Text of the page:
Release 9.4 31-January-2011
The inclusion of asparagine peptidases in MEROPS has forced us to reconsider inteins, which had not been considered peptidases. These are self-splicing proteins which are structurally related to the hedgehog protein precursor C-terminal domain (C46). Proteins which contain an intein undergo two cleavage events to release the intein and a splicing event which joins the two portions of the extein. Neither cleavage involves hydrolysis. One of the two cleavages occurs at an asparagine residue and the mechanism is thought to be similar to that of asparaginyl peptidases. Although these proteins are at the limits of what can be considered peptidases, it is now sensible to include them in MEROPS. Three families of inteins have been assembled, N9, N10 and N11, with the majority of the sequences in N10. The structural relationship between these families and C46 mean that the clan to which these families belong contains peptidases of mixed catalytic type, and so the existing clan has been renamed to PD, divided into the subclans PD(C) and PD(N) for families of cysteine and asparagine peptidase, respectively.
Marcin Poreba and Marcin Drag have been collecting peptidase specificities from combinatorial peptide screening studies in the published literature (Poreba & Drag (2010)) and have made this collection available to MEROPS. Where applicable, a peptidase summary now includes a table showing subsite preferences derived from such studies.
This release includes the first batch of cleavage sites in protein substrates that are being collected for MEROPS by Molecular Connections, Bangalore, India.
Searches of the MEROPS reference collection
The MEROPS literature collection includes over 42,000 references to articles, book chapters and books on peptidases and their inhibitors, to which MEROPS identifiers are assigned. We will be implementing methods to search this collection, and the first is now included in the Searches page; this is to search by PubMed identifier. Nearly 40,000 of the articles in our collection are included in PubMed. By entering a PubMed identifier, a table showing the full reference, with access to an on-line version (if available) and a list of MEROPS identifiers is returned. The identifiers are linked to the peptidase or family summary.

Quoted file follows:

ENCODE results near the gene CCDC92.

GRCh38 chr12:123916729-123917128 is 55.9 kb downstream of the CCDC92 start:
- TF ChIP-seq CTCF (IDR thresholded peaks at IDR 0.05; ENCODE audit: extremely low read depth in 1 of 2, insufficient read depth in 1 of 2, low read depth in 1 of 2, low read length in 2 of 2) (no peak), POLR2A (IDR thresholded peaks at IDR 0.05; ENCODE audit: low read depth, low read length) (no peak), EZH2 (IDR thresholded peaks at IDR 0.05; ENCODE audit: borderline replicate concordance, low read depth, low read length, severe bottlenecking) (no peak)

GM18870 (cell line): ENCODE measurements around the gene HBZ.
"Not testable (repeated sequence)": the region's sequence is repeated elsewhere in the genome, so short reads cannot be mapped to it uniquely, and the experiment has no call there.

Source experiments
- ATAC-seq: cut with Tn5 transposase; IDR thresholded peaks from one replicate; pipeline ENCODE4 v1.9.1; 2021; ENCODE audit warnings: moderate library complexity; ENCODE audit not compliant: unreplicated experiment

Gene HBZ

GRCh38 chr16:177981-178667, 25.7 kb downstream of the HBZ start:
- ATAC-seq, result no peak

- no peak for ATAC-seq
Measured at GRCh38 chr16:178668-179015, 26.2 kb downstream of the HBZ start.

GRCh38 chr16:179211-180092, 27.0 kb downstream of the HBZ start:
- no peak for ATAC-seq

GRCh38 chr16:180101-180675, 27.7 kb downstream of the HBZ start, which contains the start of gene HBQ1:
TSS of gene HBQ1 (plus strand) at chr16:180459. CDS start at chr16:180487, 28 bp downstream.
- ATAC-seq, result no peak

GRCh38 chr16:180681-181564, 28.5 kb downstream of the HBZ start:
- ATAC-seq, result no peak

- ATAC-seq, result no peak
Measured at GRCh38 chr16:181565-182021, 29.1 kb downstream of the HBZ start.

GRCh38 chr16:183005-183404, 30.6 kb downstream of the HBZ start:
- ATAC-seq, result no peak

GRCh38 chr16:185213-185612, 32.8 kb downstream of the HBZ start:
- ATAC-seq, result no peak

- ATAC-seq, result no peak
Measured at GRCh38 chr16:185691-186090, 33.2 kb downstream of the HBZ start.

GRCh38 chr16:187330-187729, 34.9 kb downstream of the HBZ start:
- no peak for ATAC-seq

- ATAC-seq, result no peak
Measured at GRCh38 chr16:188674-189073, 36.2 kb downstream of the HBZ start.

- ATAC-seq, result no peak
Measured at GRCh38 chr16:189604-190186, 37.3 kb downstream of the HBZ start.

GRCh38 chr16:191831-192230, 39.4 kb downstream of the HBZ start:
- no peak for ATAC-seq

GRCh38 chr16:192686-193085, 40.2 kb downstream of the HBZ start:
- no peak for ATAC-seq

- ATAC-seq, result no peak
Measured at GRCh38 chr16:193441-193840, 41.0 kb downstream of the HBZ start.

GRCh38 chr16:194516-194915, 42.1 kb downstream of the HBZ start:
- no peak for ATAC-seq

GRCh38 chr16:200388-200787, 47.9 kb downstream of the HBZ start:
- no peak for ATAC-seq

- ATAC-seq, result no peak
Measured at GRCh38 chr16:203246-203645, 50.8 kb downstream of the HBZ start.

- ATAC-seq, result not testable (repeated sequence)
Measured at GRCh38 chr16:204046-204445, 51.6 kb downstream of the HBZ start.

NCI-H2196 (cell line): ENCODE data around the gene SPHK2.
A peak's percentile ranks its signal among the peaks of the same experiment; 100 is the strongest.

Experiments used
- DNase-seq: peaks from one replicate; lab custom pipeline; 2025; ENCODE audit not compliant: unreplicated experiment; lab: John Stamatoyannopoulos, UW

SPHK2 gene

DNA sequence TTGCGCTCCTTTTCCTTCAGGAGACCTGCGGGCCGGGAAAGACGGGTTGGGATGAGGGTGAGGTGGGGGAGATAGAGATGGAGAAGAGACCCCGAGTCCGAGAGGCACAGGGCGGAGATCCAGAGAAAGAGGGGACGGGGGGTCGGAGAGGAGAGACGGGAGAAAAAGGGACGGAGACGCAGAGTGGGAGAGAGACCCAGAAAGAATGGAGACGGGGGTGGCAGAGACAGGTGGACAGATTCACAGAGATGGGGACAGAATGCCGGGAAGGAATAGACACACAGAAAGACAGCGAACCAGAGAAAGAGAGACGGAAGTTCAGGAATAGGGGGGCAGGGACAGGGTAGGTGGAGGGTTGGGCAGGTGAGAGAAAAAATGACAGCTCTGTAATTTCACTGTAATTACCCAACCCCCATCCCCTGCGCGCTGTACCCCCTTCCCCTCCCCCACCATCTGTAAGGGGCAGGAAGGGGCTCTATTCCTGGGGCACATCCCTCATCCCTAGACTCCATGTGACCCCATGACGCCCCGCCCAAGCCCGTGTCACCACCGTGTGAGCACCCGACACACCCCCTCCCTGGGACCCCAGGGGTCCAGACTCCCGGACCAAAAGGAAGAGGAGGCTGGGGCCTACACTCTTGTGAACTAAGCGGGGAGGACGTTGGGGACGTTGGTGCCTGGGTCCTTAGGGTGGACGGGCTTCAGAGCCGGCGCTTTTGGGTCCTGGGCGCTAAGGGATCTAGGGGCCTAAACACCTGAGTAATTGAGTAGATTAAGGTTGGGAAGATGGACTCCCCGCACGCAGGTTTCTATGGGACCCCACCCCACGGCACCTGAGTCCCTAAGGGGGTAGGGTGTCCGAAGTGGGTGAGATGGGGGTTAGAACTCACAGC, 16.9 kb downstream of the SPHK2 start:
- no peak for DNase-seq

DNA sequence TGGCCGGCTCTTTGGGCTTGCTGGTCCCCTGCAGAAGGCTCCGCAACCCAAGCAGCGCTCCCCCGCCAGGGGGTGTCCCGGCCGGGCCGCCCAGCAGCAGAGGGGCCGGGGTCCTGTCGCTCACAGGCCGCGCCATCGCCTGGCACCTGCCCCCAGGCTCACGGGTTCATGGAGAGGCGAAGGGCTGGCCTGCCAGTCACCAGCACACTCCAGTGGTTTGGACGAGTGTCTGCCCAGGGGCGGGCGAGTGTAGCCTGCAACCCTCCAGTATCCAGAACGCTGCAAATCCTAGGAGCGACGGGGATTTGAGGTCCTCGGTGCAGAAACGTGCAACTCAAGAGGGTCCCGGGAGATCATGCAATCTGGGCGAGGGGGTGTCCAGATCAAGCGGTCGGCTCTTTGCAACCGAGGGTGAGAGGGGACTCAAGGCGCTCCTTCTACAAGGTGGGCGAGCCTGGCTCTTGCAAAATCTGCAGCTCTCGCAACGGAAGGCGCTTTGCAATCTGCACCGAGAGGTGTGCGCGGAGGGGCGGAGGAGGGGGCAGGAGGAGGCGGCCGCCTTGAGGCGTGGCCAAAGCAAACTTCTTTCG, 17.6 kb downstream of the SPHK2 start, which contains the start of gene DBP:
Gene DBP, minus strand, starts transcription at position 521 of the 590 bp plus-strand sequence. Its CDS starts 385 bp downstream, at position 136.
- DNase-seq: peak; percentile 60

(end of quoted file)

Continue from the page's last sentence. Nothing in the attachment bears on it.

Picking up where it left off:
Release 9.3 07-September-2010
A new catalytic type
Over the recent few months it has become apparent that there are several families of proteins that cleave themselves, that cleavage occurs at an asparaginyl bond, and that the side-chain amino group of the asparagine is acting as a nucleophile. All of these cleavages happen in cis. At present seven families have been recognized, including two that had previous been included in MEROPS as aspartic-type endopeptidases. The peptidases included in the families are viral coat proteins and bacterial autotransporters. All of these asparagine-type peptidase family names start with the letter 'N'.
Rotating Richardson diagrams
A structure page at the peptidase level now shows a rotating Richardson image in addition to the static image. There is also an option to display a surface on top of the Richardson cartoon. By holding down the left-hand mouse button, the image can be manually rotated. By clicking the right-hand mouse button, the user gains access to the full range of the Astex viewer commands, allowing further manipulation of the image.
Changes to displays of cleavages in a protein
The display of cleavages in a protein now shows the known cleavages in a table as well as showing the susceptible bonds in the sequence. The rows in the table are arranged by cleavage position in the substrate. Each row shows residue number, the name of the peptidase performing the cleavage (which links to the substrates page for that peptidase), the residue range of the protein portion used in the experiment (for example, the mature protein), whether the cleavage is believed to be physiological or not, how the cleavage position was identified, and a reference.
Release 9.2 30-April-2010
Changes to Small Molecule Inhibitor displays
A unique identifier for each small molecule inhibitor (SMI) has been introduced. The identifier is the letter J followed by by a five-digit number. These are displayed on the SMI summaries, the SMI index and the inhibitors pages in the peptidase summaries. Cross-references to the University of Alberta's DrugBank database are now included on the SMI summary pages. Interactions between peptidases and SMIs are now included on the inhibitors pages. This includes not only SMIs for which we have summaries and identifiers, but also other SMIs.
A new page has been added to each peptidase and inhibitor summary to display our predictions of active site residues (peptidases only), metal ligands (metallopeptidases only), extent of the peptidase or inhibitor unit, sequence length, and the source of the sequence used in MEROPS with a link to the relevant primary sequence database.
Changes to substrate displays
It is now possible to filter the list of substrates cleaved by a peptidase to limit the display to either protein and peptide substrates of physiological relevance, proteins and peptide substrates that are not physiologically relevance, or synthetic substrates.
Links to Wikipedia entries
There are now links from peptidase and inhibitor summaries to Wikipedia entries. There is considerable extra data on a peptidase or an inhibitor in Wikipedia because of the effort Wikipedia users have put in to the Molecular and Cellular Biology WikiProject. We at MEROPS encourage our users to register at Wikipedia and to contribute to existing pages and create new pages for peptidases and their inhibitors.